What Photoshopping Women Out of Photos Is Really About
I have this pet peeve about women sending emails from their husbands’ email accounts. Although this was probably more of a common phenomenon towards the beginning of the e-mail era, I still get emails like this, and it drives me crazy.
The hiding of women behind men is not as uncommon as we would perhaps like to believe. I remember getting a sales call a few months ago from a carpet-cleaning agency in which the saleswoman (!) said to me, “Would you like to go ask your husband if it’s okay?” Or like the time I got really angry at our mortgage bank for calling me up to tell me that they have a present for my husband’s 40th birthday. How exciting, I said to them — and what about me? I had turned 40 just two months earlier. This clerk went searching around her papers and said she’s sorry, that only my husband’s information is listed in the computer. I signed the mortgage papers, too, I tried to tell her. But there I was, deleted as an entity by someone punching information into a machine. All these situations are the same, really: It’s all about women’s invisibility.
I thought about this amid this week’s brouhaha over Der Tzitung’s notorious erasure of Secretary of State Hillary Clinton from the iconic photo of the national security team getting an update on the bin Laden raid.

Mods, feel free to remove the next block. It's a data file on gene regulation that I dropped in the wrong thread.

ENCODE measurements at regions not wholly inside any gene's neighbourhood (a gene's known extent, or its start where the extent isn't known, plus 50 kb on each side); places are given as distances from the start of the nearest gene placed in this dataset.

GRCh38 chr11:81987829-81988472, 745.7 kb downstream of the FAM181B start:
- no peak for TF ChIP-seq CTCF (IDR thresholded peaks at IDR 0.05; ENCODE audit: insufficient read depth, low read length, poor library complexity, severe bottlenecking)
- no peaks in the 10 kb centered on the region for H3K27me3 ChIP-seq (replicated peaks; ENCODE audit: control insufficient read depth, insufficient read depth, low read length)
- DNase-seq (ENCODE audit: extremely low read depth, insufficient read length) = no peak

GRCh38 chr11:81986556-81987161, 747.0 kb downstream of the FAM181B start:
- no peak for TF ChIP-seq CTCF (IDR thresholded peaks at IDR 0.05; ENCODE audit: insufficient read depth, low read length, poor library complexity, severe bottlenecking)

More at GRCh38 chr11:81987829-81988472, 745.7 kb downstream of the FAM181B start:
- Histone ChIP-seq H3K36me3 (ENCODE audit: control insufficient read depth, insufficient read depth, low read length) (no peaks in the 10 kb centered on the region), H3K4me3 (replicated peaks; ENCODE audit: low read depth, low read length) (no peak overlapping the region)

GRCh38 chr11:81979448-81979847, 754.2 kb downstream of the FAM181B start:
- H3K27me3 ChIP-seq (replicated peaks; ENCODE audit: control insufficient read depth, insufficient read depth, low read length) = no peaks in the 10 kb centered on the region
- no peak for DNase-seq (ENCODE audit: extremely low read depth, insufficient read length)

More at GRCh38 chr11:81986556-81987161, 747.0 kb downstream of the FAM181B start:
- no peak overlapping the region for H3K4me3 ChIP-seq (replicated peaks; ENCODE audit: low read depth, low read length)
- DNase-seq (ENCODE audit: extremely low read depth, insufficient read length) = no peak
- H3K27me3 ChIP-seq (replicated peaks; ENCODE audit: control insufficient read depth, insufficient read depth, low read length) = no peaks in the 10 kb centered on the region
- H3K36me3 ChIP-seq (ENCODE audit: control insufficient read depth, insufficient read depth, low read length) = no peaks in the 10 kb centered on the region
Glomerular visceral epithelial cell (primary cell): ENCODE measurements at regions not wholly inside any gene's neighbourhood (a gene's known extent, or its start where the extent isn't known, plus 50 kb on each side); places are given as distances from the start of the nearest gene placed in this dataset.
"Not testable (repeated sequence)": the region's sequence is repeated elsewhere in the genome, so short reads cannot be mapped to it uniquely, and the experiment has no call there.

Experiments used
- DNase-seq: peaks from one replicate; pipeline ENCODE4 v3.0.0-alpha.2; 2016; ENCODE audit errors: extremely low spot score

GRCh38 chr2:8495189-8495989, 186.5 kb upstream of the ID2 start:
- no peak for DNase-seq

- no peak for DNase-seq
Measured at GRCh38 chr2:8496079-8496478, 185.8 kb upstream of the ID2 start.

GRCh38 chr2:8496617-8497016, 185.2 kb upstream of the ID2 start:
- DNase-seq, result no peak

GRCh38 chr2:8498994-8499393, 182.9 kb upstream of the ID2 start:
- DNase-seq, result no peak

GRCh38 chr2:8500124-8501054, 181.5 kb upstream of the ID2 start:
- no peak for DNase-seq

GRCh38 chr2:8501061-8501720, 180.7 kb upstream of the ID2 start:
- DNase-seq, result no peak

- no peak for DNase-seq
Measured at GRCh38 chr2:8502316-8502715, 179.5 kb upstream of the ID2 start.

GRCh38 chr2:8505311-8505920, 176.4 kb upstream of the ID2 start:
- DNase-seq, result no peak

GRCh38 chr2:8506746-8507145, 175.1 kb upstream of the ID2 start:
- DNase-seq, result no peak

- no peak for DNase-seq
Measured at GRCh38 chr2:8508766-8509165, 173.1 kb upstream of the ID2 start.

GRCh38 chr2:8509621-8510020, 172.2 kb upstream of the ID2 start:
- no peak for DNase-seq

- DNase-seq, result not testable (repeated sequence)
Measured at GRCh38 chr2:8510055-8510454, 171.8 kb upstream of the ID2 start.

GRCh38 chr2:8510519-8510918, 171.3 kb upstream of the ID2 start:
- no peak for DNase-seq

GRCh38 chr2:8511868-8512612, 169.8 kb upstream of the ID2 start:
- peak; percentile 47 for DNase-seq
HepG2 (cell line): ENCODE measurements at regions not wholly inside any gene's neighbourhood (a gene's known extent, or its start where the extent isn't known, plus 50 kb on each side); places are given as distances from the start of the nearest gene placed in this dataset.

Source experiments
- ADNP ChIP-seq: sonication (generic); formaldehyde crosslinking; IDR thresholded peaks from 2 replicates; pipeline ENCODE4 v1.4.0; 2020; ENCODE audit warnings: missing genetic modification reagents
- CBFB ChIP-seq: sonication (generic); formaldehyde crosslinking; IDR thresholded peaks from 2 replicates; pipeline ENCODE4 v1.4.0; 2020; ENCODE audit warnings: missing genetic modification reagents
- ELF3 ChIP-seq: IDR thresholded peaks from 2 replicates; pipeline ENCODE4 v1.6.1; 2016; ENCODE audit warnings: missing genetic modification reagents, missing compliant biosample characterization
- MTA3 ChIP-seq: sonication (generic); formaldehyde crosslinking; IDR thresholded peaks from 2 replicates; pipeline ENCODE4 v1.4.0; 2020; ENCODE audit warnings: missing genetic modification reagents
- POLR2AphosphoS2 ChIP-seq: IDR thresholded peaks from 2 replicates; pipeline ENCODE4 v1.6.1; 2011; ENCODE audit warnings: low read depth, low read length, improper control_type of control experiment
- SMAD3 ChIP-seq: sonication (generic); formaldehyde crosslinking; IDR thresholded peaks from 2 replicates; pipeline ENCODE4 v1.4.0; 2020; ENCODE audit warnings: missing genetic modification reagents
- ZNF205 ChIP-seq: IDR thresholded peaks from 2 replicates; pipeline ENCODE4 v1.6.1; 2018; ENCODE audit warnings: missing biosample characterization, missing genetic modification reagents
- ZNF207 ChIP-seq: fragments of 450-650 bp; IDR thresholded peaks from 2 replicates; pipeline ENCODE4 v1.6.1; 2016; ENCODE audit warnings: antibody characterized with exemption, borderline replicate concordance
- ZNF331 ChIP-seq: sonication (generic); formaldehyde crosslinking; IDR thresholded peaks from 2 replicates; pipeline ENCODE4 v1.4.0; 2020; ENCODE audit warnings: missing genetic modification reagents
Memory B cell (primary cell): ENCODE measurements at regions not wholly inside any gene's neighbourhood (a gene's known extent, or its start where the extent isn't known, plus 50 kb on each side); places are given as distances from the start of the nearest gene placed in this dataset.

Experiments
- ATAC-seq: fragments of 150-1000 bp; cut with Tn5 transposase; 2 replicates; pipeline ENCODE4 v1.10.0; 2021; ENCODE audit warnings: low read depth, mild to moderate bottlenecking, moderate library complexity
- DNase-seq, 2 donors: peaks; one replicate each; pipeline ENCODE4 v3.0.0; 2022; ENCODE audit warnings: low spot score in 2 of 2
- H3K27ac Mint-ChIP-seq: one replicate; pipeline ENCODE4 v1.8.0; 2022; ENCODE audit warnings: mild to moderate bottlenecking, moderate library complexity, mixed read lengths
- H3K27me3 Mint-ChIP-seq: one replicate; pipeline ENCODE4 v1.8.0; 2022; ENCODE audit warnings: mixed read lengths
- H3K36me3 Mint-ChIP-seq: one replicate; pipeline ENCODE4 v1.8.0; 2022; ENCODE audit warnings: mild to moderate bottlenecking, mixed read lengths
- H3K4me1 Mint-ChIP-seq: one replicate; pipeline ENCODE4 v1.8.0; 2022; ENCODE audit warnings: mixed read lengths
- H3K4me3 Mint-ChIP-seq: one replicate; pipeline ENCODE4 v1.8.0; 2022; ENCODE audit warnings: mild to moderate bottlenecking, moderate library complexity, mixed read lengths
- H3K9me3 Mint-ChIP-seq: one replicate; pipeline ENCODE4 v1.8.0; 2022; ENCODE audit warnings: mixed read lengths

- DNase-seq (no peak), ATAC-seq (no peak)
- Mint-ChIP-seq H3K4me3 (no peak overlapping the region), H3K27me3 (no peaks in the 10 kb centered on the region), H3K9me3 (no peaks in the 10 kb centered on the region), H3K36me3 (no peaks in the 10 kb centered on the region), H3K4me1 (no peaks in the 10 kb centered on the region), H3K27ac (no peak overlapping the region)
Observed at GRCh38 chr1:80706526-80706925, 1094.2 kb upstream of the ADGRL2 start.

This episode generated discussions all over the place about what this means for Orthodoxy or ultra-Orthodoxy — whether this is done by extremists or not, who is segregating their community from whom, and what the photoshopping of women is all about anyway. The idea that this is about “modesty” is thankfully beginning to erode (maybe).
The photoshopping of Clinton is indeed part of the larger Orthodox phenomenon of removing women from public spaces, silencing women’s voices, covering women’s bodies, and pretending women don’t exist. This is about creating a woman-free world, enabling men to walk through the universe knowing that they will never have to encounter a woman.
That said, the society in which Der Tzitung’s actions are seen as “normal” is not as distinct from everyone else as we would like to believe. Western society still has a seemingly infinite number of tools for rendering women’s lives invisible. Open up the business pages of most newspapers any day and you will be hard-pressed to find women represented either in imagery or subject matter. The sports pages are even worse, as women’s accomplishments are often ignored completely. Thought journals are still missing women, as The Sisterhood recently reported. Boardrooms, too, are often missing women entirely, despite legislative efforts to change that reality. Although one might be tempted to argue that it is not true in western life that women are invisible — after all, women’s heavily made-up and sexualized faces and bodies are overly visible, used to sell every product imaginable — the commercial manipulation of the female form does not compensate for the real erasure of women’s lives in the realms that actually matter. The deletion of women is not just an ultra-Orthodox problem. It’s a society-wide problem.
For me, then, there are two lessons from this story. One is, the Jewish community needs to stop using the word “modesty” to justify an ideal of women’s invisibility. Two is, rather than self-righteously laughing off what “they” have done to women, we should be looking at our own societies and asking ourselves if we are as distinct from ultra-Orthodoxy as we would like to believe when it comes to the erasure of women’s lives.